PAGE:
With a fully developed velocity profile (case B), the velocity of flow near the center of the pipe is high, compared to the velocity near the walls. Thus, a meter with a propeller diameter of only half that of the pipe diameter would read 3 to 4 percent higher in this flow distribution than it would in the flat velocity profile (case A). Larger propellers up to 0.8 of the pipe diameter sample more of the flow velocity, producing greater potential accuracy. Laboratory tests show this statement to be true; and when the propeller diameter is 75 percent or more of the pipe diameter, the variation in registration caused by these velocity profile changes are minor.

Spiral flow is caused by poor entrance conditions and combinations of bends and fittings such as valves. Measurement errors caused by spiral flow can be large and, depending on spiral rotational direction of the flow, are either positive or negative.

Normally, the manufacturer provides detailed installation instructions which should be followed carefully. The same straight pipe approach and flow straightening vanes to prevent spiral flow that the manufacturer uses during calibration must be reproduced in field installations. Straightening vanes, at least several pipe diameters long, should be placed in the straight pipeline an appreciable distance upstream from the meter as specified by the manufacturer.

Propeller shafts are usually designed to rotate in one or more bearings. Bearings are contained in a hub, where they are protected from direct contact with objects in the flow. However, water often can and does enter the bearing. Some hubs trap sediment or other foreign particles. After these particles work into the bearing, a definite added resistance to turning becomes apparent. Some propellers are, therefore, designed for flow-through cleaning action so that particles do not permanently lodge and partially consolidate in the bearings. However, some of these bearing flushing systems have been plugged when the bearings have become fully packed with sediment. Newer propeller meters generally have sealed or ceramic bearings to minimize sediment wear problems.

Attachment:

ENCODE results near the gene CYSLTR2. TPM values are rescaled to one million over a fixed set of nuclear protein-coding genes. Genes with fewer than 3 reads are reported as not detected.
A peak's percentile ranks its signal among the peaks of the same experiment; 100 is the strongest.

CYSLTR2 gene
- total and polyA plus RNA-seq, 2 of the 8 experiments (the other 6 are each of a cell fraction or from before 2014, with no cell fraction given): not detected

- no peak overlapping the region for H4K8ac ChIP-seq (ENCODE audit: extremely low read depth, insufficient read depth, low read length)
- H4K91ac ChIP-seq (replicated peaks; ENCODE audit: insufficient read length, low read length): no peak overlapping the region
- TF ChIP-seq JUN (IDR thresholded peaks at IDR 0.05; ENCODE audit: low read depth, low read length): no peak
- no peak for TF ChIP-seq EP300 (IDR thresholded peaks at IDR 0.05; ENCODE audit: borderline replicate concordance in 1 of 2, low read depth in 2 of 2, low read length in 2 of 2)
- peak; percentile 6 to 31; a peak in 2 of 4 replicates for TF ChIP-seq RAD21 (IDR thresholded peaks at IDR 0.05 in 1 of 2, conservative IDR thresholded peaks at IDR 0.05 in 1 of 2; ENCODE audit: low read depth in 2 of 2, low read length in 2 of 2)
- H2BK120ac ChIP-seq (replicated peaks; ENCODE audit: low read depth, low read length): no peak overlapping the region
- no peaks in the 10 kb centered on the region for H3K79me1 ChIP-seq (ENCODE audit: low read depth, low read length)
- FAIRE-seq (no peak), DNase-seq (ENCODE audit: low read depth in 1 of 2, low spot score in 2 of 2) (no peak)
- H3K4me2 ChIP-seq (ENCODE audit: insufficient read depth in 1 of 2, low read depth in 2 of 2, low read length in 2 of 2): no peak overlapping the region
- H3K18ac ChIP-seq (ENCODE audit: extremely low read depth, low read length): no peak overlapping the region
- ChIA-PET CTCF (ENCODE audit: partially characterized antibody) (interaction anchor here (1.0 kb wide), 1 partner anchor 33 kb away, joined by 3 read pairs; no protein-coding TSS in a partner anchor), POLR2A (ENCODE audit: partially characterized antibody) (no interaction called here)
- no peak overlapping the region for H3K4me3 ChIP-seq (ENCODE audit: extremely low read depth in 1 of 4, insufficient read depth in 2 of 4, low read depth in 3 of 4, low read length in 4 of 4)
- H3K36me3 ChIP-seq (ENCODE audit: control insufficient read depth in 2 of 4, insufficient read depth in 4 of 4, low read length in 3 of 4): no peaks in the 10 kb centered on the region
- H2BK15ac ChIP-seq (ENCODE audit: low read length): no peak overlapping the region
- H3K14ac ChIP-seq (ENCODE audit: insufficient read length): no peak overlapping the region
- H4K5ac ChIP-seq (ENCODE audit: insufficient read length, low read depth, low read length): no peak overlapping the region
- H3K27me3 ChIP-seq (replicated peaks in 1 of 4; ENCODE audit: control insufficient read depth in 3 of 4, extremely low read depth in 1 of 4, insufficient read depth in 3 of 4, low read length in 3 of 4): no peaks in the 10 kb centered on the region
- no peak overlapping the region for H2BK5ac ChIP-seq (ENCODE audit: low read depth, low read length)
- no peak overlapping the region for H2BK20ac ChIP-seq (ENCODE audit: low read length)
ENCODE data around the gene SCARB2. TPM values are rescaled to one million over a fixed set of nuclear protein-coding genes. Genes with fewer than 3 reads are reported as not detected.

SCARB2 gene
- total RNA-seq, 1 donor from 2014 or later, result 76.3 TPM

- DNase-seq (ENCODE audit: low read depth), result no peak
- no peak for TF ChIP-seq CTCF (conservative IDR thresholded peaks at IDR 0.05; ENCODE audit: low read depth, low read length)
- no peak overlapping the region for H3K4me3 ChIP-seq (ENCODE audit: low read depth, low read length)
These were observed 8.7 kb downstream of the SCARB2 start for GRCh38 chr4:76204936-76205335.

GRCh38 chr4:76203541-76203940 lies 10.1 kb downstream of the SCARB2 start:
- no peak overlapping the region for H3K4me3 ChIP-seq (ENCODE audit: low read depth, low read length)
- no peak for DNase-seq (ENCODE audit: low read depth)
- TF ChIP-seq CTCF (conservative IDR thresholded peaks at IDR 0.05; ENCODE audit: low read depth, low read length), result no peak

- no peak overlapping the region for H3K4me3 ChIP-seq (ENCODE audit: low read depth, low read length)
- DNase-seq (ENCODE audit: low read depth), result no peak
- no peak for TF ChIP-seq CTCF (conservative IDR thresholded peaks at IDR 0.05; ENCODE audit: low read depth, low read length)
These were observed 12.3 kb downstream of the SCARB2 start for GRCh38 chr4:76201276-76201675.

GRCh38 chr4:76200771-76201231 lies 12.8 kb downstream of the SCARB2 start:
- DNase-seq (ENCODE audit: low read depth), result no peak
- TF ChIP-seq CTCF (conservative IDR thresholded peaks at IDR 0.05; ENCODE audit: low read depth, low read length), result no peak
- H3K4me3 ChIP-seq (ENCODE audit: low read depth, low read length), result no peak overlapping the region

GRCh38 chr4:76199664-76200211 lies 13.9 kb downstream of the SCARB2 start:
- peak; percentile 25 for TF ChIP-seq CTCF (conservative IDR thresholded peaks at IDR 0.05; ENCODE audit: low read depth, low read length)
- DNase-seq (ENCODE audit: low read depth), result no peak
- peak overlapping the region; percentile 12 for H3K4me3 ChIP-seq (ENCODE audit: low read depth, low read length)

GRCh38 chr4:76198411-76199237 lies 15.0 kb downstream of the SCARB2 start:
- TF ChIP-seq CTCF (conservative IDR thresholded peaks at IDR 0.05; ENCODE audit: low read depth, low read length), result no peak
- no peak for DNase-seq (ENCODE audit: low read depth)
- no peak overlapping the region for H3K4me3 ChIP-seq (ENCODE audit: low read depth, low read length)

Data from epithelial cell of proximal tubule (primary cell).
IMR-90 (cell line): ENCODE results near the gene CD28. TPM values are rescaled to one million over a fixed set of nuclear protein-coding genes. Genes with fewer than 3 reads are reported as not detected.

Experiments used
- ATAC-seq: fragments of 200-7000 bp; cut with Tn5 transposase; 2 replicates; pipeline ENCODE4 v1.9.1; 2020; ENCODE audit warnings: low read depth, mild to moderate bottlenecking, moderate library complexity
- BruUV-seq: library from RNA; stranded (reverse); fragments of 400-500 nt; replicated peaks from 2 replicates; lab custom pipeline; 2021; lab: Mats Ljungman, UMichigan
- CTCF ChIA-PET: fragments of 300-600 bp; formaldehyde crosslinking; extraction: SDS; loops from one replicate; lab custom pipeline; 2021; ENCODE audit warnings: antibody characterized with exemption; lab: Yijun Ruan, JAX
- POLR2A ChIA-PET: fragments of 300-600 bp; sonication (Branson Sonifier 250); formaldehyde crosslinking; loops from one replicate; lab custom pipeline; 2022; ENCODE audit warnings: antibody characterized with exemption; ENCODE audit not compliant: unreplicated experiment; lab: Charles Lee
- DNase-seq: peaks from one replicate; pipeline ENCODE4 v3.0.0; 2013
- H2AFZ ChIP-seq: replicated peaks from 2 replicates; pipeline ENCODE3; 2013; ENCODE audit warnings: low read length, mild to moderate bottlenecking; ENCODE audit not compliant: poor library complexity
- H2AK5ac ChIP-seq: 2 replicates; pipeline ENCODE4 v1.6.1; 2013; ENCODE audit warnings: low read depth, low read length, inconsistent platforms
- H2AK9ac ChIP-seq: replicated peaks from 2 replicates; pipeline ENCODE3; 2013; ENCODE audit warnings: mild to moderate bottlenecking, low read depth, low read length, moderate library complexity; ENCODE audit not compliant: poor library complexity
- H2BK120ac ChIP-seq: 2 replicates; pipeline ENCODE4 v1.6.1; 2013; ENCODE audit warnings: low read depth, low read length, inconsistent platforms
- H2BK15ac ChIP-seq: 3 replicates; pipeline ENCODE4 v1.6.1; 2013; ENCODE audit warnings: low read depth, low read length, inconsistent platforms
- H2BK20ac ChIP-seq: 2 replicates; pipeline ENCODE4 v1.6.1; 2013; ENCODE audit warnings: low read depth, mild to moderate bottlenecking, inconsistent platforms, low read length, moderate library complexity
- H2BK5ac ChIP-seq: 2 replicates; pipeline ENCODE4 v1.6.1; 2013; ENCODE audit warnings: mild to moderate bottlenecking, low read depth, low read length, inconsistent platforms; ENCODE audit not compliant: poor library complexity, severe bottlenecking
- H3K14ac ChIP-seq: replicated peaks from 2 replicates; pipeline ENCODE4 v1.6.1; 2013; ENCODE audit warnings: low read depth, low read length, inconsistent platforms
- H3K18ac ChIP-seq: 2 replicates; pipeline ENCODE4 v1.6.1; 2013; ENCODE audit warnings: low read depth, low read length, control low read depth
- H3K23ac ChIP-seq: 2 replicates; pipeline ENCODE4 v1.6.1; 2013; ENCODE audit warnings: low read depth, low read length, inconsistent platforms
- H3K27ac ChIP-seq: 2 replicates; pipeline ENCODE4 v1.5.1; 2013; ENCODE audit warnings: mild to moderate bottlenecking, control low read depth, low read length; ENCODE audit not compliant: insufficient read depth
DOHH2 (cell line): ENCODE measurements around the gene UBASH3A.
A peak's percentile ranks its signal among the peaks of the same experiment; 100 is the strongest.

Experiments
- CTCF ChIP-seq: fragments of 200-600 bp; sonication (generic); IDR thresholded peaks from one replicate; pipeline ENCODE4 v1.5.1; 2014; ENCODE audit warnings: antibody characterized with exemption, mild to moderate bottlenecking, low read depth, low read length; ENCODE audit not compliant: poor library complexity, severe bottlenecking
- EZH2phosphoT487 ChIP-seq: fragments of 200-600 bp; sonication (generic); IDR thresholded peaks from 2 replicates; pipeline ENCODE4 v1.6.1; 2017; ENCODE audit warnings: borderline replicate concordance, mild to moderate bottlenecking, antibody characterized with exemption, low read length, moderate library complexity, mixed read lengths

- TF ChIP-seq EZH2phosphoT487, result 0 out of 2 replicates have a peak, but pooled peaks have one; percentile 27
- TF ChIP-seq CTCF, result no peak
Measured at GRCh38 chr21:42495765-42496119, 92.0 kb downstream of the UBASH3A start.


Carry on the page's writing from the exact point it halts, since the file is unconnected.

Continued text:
Although propellers are designed to pass (to some degree) weeds, moss, and other debris, only a limited amount of foreign material that can be tolerated in the flow. Even moderate amounts of floating moss or weeds can foul a propeller unless it is protected by screens. With larger amounts or certain kinds of foreign material in the water, even screens may not solve the problem. Heavy objects in the water can damage propellers. Where rodents, such as muskrats, can get to plastic propellers, they have been known to cause chewing damage.

Propeller meters require continuous inspection and maintenance, which may amount to very little to very much, depending on local conditions and brands selected. Potential users should seek information from other local users before selection. In some cases of high maintenance costs and expensive water, these meters have paid for themselves in as little as 2 months on the basis of water conserved. However, in other areas where water is relatively plentiful, they have never repaid their original cost. Propeller bearing troubles are the most expensive and common problem and may be difficult to overcome except by means of a well-planned maintenance program. Maintenance costs can be excessive if meters are used for water with sediment. Propeller meters require a maintenance routine where bearings are replaced based on time of operation.